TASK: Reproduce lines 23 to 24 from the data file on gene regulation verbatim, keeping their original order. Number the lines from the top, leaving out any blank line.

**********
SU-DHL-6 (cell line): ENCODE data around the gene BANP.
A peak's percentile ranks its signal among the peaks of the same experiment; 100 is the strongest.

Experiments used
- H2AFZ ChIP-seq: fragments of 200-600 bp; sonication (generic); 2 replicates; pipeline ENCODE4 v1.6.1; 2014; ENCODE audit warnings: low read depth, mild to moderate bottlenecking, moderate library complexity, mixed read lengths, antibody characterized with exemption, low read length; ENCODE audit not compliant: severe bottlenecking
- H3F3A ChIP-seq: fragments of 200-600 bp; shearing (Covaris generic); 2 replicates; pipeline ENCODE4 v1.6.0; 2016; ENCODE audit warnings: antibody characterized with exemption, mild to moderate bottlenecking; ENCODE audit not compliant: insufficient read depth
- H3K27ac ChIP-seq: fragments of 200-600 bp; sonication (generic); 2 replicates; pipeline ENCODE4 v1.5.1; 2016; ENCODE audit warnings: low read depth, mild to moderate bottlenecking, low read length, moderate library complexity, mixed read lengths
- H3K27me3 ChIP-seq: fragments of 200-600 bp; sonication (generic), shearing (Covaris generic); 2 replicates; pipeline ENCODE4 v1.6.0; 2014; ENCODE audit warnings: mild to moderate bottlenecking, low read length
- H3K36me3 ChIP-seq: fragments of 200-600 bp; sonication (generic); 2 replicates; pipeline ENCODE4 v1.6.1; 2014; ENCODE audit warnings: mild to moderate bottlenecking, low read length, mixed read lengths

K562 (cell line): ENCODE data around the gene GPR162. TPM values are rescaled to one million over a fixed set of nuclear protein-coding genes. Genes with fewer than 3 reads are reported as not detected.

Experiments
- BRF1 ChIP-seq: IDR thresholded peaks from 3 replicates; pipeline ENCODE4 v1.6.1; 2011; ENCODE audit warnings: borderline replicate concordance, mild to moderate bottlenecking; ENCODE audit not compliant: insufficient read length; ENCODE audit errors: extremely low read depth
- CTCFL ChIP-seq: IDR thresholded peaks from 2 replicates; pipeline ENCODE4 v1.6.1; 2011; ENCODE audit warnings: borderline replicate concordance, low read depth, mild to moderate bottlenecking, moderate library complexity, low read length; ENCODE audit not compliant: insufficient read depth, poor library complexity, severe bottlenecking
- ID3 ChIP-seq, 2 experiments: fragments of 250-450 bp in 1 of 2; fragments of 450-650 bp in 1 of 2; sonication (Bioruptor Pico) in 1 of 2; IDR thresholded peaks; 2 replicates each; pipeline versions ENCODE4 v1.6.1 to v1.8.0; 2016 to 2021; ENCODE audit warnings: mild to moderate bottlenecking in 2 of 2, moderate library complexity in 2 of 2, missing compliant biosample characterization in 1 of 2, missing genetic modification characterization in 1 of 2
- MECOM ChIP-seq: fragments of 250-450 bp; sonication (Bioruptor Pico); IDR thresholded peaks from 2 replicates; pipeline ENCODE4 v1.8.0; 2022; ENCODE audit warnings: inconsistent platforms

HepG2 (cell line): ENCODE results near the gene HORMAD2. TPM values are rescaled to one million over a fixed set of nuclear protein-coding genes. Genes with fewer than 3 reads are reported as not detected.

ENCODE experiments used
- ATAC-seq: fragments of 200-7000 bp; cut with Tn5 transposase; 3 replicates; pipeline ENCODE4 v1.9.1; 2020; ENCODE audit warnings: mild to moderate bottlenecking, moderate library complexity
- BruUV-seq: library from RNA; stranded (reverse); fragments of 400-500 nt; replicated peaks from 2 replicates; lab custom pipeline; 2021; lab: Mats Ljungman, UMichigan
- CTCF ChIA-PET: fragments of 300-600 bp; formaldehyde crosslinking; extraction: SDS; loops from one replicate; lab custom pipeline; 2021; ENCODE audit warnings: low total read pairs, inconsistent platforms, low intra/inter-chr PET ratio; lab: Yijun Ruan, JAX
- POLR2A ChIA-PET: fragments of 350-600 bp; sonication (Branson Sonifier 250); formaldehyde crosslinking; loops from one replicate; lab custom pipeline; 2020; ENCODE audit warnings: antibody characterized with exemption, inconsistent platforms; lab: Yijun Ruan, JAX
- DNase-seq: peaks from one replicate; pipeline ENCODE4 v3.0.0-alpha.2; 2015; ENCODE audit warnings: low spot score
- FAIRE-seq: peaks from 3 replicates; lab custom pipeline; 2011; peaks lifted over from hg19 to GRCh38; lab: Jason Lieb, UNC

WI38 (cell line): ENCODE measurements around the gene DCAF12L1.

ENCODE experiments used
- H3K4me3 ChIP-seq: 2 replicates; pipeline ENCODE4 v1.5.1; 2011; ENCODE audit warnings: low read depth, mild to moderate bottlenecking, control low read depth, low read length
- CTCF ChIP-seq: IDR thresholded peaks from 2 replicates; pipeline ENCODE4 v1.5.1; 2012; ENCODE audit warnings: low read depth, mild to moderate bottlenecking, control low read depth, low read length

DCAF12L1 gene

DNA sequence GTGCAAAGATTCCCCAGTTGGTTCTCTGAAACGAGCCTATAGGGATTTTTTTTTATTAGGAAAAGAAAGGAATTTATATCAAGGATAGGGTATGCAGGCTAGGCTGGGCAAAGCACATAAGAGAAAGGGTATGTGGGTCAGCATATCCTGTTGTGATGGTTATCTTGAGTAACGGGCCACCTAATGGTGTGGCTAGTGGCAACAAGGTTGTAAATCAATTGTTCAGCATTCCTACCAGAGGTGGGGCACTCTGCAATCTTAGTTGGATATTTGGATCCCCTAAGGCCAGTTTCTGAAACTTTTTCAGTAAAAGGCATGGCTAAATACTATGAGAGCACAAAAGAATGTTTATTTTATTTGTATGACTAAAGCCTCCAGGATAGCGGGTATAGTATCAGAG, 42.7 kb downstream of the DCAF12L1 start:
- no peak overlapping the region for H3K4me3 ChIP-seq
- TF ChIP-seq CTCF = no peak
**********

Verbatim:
WI38 (cell line): ENCODE measurements around the gene DCAF12L1.

ENCODE experiments used